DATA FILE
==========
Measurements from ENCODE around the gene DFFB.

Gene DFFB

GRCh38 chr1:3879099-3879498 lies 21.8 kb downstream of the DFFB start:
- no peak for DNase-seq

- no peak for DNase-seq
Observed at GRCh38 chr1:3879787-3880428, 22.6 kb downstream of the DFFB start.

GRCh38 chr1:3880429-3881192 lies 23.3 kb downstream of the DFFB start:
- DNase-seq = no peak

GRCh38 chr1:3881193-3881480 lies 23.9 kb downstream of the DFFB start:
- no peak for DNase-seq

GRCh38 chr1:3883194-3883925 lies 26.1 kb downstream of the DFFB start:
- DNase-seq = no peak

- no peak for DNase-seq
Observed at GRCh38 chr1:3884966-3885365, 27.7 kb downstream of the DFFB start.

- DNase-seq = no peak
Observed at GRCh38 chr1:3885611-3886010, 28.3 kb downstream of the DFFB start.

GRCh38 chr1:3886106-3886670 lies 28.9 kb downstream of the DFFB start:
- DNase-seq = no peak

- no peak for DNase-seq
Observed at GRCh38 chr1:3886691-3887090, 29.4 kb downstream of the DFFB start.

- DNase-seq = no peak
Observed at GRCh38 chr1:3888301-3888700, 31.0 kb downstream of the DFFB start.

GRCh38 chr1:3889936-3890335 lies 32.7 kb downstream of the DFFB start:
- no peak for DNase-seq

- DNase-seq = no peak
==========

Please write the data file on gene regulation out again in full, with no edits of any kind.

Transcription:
Measurements from ENCODE around the gene DFFB.

Gene DFFB

GRCh38 chr1:3879099-3879498 lies 21.8 kb downstream of the DFFB start:
- no peak for DNase-seq

- no peak for DNase-seq
Observed at GRCh38 chr1:3879787-3880428, 22.6 kb downstream of the DFFB start.

GRCh38 chr1:3880429-3881192 lies 23.3 kb downstream of the DFFB start:
- DNase-seq = no peak

GRCh38 chr1:3881193-3881480 lies 23.9 kb downstream of the DFFB start:
- no peak for DNase-seq

GRCh38 chr1:3883194-3883925 lies 26.1 kb downstream of the DFFB start:
- DNase-seq = no peak

- no peak for DNase-seq
Observed at GRCh38 chr1:3884966-3885365, 27.7 kb downstream of the DFFB start.

- DNase-seq = no peak
Observed at GRCh38 chr1:3885611-3886010, 28.3 kb downstream of the DFFB start.

GRCh38 chr1:3886106-3886670 lies 28.9 kb downstream of the DFFB start:
- DNase-seq = no peak

- no peak for DNase-seq
Observed at GRCh38 chr1:3886691-3887090, 29.4 kb downstream of the DFFB start.

- DNase-seq = no peak
Observed at GRCh38 chr1:3888301-3888700, 31.0 kb downstream of the DFFB start.

GRCh38 chr1:3889936-3890335 lies 32.7 kb downstream of the DFFB start:
- no peak for DNase-seq

- DNase-seq = no peak